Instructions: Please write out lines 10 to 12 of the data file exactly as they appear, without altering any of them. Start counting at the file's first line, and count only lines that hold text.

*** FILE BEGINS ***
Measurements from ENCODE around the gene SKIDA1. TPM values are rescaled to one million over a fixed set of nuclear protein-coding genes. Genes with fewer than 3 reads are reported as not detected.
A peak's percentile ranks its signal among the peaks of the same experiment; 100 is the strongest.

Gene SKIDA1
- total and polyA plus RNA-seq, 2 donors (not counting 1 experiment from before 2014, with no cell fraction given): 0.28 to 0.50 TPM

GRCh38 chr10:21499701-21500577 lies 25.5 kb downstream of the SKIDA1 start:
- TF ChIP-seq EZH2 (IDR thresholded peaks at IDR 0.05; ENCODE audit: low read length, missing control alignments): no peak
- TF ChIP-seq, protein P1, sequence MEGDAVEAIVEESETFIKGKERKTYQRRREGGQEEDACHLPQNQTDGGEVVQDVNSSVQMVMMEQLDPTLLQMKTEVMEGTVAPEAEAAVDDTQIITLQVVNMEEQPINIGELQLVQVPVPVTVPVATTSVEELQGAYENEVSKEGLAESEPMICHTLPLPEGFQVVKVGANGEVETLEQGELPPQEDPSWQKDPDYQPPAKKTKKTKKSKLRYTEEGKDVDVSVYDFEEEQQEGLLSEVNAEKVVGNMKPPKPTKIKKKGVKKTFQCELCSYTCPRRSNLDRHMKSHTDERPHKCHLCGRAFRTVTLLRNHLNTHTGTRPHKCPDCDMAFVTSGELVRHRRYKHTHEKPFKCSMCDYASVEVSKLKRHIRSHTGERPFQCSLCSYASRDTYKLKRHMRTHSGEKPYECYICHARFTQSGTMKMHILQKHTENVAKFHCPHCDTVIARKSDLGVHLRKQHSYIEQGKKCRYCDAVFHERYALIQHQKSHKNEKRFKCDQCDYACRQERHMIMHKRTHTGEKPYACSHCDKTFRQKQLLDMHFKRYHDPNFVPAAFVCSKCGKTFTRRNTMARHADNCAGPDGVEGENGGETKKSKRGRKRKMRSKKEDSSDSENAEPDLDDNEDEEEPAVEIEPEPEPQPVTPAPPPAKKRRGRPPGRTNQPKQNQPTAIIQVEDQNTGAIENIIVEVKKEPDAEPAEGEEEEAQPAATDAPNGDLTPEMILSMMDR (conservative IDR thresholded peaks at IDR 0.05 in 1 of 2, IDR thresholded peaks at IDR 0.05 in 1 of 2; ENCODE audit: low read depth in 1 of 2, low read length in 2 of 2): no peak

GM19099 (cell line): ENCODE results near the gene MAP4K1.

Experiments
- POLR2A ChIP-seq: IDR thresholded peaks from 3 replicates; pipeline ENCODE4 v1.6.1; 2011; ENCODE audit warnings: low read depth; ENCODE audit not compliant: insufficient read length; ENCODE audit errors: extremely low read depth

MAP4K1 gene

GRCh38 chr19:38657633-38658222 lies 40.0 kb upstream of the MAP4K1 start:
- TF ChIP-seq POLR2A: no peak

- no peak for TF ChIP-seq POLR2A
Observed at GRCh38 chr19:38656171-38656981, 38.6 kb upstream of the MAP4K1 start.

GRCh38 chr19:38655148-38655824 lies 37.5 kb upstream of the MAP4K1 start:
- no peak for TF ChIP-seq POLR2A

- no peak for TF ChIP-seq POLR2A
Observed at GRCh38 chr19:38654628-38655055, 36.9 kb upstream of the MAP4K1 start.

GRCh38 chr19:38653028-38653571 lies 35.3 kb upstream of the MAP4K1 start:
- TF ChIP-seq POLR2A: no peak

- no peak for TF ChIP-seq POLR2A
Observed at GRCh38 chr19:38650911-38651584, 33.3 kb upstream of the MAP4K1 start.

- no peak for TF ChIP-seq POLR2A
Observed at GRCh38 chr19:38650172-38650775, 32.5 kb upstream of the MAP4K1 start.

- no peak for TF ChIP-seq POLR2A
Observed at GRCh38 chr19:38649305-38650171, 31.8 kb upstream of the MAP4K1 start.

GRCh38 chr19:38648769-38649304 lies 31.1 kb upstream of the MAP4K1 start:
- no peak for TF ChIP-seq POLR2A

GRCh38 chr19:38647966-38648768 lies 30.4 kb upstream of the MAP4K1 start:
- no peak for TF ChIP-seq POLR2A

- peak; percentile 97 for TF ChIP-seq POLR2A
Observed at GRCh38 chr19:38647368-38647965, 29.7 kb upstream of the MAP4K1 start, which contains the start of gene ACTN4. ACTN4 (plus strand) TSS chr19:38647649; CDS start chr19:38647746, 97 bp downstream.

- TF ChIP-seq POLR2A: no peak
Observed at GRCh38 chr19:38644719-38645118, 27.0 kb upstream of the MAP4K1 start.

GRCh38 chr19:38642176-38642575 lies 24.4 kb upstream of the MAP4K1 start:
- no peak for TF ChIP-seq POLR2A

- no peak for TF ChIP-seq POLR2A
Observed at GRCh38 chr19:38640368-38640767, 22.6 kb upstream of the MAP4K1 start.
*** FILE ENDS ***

- POLR2A ChIP-seq: IDR thresholded peaks from 3 replicates; pipeline ENCODE4 v1.6.1; 2011; ENCODE audit warnings: low read depth; ENCODE audit not compliant: insufficient read length; ENCODE audit errors: extremely low read depth

MAP4K1 gene

GRCh38 chr19:38657633-38658222 lies 40.0 kb upstream of the MAP4K1 start: